Coastal restoration efforts get a boost


August 01 at 10:14 am  | Mobile Reader | Pring this storyPrint 

The long-awaited restoration of Louisiana’s valuable coast got somewhat of a boost last week when the Gulf Coast Ecosystem Restoration Council announced it will start receiving project proposals in August to repair damage resulting from the BP oil spill in 2010. Hopefully it will spur announcements of other coastal restoration projects that are still in need.

We have made some progress in accomplishing some of the coastal restoration needed under Louisiana’s Comprehensive Master Plan for a Sustainable Coast, but not enough. The plan, issued in January 2012, will cost at least $50 billion with some projects already in progress but many more to come in the future. Hopefully the money will be available to pay for them.

Features of the master plan include the nation’s largest investment, $17 billion in sediment mining and marsh creation projects that will provide land building benefits for areas in dire need. It would use up to 50 percent of the Mississippi River’s peak flow for sediment diversions in addition to water and sediment from the Atchafalaya River.

The plan includes investment in restoring barrier islands, headlands and shorelines as critical habitats and as a first line of defense against storm surge. Just recently, announcements were made of some such scheduled restorations along the southeast Louisiana coast.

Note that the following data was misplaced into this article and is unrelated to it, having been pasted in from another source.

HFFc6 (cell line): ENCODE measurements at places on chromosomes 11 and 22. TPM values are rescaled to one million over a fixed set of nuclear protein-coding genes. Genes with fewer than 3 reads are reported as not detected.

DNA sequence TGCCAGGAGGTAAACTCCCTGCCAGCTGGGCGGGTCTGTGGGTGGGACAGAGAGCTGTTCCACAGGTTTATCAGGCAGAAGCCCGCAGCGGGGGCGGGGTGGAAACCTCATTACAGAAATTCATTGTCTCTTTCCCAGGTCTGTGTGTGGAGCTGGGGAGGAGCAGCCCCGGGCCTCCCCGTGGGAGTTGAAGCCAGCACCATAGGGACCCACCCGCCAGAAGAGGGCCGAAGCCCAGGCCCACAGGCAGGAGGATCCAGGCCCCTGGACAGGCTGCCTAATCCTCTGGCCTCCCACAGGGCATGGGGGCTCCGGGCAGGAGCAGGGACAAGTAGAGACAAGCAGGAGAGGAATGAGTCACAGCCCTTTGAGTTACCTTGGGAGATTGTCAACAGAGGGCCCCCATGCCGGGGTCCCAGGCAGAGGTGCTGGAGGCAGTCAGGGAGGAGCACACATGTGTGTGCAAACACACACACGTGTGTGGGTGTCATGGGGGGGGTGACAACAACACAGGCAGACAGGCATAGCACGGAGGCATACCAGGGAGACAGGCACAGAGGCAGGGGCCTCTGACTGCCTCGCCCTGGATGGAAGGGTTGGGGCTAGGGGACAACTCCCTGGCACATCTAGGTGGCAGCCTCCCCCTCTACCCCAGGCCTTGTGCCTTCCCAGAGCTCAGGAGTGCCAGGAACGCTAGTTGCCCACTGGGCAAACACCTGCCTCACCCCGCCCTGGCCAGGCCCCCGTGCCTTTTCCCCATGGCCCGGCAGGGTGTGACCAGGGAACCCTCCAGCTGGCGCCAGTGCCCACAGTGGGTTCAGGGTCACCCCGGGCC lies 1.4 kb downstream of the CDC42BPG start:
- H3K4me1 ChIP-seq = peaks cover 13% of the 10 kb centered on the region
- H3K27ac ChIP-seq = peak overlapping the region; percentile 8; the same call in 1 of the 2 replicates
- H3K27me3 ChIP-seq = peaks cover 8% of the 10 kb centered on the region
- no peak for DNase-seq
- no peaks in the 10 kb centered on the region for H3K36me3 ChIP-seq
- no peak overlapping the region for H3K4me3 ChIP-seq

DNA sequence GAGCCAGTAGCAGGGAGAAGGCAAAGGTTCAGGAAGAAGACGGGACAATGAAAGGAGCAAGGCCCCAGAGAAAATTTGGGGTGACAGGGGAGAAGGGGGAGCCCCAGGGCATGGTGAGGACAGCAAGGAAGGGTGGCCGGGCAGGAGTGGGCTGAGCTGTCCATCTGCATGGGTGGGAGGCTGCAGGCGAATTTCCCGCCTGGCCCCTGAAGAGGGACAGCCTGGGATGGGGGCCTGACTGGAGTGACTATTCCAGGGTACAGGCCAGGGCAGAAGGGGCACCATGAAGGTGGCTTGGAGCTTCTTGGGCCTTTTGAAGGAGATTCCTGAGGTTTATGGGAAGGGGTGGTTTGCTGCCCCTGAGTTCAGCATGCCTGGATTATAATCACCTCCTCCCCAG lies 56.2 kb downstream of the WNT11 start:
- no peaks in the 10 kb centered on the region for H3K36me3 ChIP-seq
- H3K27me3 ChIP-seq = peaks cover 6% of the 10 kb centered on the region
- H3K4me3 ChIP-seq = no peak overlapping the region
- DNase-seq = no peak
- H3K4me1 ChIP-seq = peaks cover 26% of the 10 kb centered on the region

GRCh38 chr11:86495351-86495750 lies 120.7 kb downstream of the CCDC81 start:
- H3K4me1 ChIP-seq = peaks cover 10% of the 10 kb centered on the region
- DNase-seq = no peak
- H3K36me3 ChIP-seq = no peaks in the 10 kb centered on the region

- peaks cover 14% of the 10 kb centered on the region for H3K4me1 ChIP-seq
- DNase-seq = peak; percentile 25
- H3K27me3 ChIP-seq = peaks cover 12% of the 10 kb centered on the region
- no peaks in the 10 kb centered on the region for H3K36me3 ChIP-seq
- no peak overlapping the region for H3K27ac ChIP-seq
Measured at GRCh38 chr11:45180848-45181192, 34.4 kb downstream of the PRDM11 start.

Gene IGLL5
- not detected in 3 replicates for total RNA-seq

This is not just a plan to restore the coast for a short term. Benefits are scheduled to even accelerate after 50 years, when much of the plan is completed, and continue well beyond as a hoped for permanence of the existence of Louisiana’s rich coast.

The announcement of proposals for repairs to BP’s damage, which could amount to $17 billion, is encouraging because that was not included in the normal amount of coastal deterioration caused environmentally that has occurred in Louisiana through the years. It also does not include the damage caused by other oil and gas productions that are normally underway along the coast.

In the long run, we have to make preservation of the Louisiana coast an ongoing goal. Part of that responsibility belongs to companies in addition to BP who profit from their productions and in the past have failed to repay the damages they caused.




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